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Ideological Change in the British Conservative Party

Published online by Cambridge University Press:  02 September 2013

Ivor Crewe
University of Essex
Donald D. Searing
University of North Carolina, Chapel Hill


We address both a puzzle and a theory. The puzzle is posed by the emergence of “Thatcherism,” an un-Conservative ideology that has appeared in an antiideological British Conservative party. We address this puzzle by determining what Thatcherism is and by showing that although it represents a minority viewpoint, it does indeed fit into previous Conservative thinking. The theory in question is the spatial theory of ideological change, which, we argue, is impugned by the circumstances of Thatcherism's construction. We address this theory by investigating potential constituencies at the time of Thatcherism's creation and by examining evidence about the intentions of those who created it. Finally, we seek both to draw out the implications of Mrs. Thatcher's campaign to convert the voters to her views and to explain why the same spatial theory that Thatcherism confounds seem confirmed by equally striking cases in postwar British politics.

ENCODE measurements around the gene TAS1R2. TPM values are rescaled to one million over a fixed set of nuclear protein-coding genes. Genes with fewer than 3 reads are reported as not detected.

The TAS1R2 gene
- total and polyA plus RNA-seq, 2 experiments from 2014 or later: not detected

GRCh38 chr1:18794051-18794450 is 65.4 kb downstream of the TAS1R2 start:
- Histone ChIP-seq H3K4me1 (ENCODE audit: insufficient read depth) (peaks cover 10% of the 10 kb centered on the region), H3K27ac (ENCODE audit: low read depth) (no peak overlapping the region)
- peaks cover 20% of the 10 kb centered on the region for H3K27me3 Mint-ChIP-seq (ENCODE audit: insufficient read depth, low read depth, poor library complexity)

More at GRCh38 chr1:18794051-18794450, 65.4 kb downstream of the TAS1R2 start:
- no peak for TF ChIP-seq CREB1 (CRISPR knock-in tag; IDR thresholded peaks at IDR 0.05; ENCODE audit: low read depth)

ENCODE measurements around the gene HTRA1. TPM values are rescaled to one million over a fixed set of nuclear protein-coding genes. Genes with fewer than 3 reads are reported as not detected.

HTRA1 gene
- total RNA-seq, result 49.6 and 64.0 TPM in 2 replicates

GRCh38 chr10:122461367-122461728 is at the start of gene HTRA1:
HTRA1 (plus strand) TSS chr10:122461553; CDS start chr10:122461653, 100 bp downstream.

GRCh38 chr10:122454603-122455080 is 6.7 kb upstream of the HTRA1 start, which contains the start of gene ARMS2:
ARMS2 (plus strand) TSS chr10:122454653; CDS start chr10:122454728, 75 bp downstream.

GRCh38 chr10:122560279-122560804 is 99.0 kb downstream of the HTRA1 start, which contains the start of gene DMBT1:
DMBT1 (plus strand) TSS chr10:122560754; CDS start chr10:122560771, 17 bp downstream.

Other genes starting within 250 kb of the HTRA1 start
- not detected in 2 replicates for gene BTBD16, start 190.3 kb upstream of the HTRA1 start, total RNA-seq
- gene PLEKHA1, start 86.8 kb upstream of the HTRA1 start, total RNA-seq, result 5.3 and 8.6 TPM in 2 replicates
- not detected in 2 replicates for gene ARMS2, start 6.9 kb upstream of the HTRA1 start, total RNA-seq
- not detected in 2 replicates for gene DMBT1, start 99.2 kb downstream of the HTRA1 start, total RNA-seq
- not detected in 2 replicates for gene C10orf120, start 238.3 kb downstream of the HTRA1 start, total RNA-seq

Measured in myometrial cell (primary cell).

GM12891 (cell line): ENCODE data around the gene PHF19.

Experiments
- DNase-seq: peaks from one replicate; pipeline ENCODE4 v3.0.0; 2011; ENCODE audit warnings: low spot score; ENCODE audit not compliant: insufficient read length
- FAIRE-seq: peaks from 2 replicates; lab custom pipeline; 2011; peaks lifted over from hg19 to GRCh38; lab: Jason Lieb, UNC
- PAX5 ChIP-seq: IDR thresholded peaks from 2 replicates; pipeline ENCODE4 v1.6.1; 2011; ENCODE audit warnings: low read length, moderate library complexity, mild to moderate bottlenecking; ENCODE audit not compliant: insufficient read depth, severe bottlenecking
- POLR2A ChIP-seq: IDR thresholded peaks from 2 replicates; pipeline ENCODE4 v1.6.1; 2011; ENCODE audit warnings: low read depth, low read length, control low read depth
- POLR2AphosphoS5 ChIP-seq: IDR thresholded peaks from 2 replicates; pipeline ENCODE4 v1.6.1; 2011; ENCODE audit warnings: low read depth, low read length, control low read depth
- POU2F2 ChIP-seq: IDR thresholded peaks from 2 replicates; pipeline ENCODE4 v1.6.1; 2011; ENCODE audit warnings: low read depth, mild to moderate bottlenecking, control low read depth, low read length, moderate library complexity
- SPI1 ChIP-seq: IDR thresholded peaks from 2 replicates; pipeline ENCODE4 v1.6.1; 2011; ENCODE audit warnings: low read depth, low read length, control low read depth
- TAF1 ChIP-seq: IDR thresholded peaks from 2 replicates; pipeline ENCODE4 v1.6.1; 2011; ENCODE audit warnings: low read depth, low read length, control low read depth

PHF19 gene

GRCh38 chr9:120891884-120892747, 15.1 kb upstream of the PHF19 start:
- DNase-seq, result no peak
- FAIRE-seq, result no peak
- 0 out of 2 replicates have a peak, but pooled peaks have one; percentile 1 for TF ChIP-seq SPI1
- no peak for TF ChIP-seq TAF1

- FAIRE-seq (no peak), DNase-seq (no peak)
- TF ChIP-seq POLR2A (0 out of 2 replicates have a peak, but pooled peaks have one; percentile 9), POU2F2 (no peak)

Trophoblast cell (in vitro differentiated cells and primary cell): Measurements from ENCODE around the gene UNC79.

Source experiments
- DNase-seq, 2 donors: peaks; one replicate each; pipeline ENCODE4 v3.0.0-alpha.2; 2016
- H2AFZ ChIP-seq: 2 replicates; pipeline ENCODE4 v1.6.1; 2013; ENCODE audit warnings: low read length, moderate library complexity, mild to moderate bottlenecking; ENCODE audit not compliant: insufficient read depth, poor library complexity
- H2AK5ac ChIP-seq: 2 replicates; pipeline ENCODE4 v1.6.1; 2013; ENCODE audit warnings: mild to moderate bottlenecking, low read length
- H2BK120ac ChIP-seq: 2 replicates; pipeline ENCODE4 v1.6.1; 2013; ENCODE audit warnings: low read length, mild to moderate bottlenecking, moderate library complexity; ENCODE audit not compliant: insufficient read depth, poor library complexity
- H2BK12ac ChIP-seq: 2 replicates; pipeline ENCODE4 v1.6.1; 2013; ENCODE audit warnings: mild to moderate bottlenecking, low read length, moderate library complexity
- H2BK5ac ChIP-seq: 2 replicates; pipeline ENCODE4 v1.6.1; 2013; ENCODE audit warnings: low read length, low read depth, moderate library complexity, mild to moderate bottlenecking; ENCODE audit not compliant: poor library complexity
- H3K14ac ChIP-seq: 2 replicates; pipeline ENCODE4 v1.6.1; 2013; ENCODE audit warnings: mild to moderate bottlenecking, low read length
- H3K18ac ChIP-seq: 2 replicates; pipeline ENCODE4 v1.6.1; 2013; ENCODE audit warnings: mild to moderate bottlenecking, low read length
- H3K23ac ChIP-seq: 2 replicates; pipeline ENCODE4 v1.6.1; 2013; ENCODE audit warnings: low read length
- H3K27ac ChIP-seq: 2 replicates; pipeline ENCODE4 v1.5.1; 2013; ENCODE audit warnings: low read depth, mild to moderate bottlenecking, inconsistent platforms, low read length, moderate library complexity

Copyright © American Political Science Association 1988

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